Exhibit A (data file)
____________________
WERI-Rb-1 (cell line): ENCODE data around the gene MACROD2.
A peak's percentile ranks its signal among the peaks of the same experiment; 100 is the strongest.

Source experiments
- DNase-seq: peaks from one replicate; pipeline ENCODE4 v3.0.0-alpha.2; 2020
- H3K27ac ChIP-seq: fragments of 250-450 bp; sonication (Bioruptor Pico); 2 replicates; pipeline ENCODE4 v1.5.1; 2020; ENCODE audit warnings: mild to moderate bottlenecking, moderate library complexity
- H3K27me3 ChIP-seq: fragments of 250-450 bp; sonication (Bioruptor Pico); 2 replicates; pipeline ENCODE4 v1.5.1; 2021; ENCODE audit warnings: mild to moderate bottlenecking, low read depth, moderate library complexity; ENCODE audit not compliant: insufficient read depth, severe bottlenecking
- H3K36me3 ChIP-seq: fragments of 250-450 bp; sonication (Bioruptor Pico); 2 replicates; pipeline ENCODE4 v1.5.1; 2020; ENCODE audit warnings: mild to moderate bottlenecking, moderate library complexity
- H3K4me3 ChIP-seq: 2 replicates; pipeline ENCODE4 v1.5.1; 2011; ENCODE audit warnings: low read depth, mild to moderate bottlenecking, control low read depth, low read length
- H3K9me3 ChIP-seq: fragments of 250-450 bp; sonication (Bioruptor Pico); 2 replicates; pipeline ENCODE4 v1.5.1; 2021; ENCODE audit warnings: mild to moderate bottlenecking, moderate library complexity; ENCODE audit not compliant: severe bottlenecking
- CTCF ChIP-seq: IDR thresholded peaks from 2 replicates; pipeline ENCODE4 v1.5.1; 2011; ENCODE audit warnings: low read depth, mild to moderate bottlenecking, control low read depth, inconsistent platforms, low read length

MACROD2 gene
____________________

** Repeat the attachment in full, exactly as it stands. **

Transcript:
WERI-Rb-1 (cell line): ENCODE data around the gene MACROD2.
A peak's percentile ranks its signal among the peaks of the same experiment; 100 is the strongest.

Source experiments
- DNase-seq: peaks from one replicate; pipeline ENCODE4 v3.0.0-alpha.2; 2020
- H3K27ac ChIP-seq: fragments of 250-450 bp; sonication (Bioruptor Pico); 2 replicates; pipeline ENCODE4 v1.5.1; 2020; ENCODE audit warnings: mild to moderate bottlenecking, moderate library complexity
- H3K27me3 ChIP-seq: fragments of 250-450 bp; sonication (Bioruptor Pico); 2 replicates; pipeline ENCODE4 v1.5.1; 2021; ENCODE audit warnings: mild to moderate bottlenecking, low read depth, moderate library complexity; ENCODE audit not compliant: insufficient read depth, severe bottlenecking
- H3K36me3 ChIP-seq: fragments of 250-450 bp; sonication (Bioruptor Pico); 2 replicates; pipeline ENCODE4 v1.5.1; 2020; ENCODE audit warnings: mild to moderate bottlenecking, moderate library complexity
- H3K4me3 ChIP-seq: 2 replicates; pipeline ENCODE4 v1.5.1; 2011; ENCODE audit warnings: low read depth, mild to moderate bottlenecking, control low read depth, low read length
- H3K9me3 ChIP-seq: fragments of 250-450 bp; sonication (Bioruptor Pico); 2 replicates; pipeline ENCODE4 v1.5.1; 2021; ENCODE audit warnings: mild to moderate bottlenecking, moderate library complexity; ENCODE audit not compliant: severe bottlenecking
- CTCF ChIP-seq: IDR thresholded peaks from 2 replicates; pipeline ENCODE4 v1.5.1; 2011; ENCODE audit warnings: low read depth, mild to moderate bottlenecking, control low read depth, inconsistent platforms, low read length

MACROD2 gene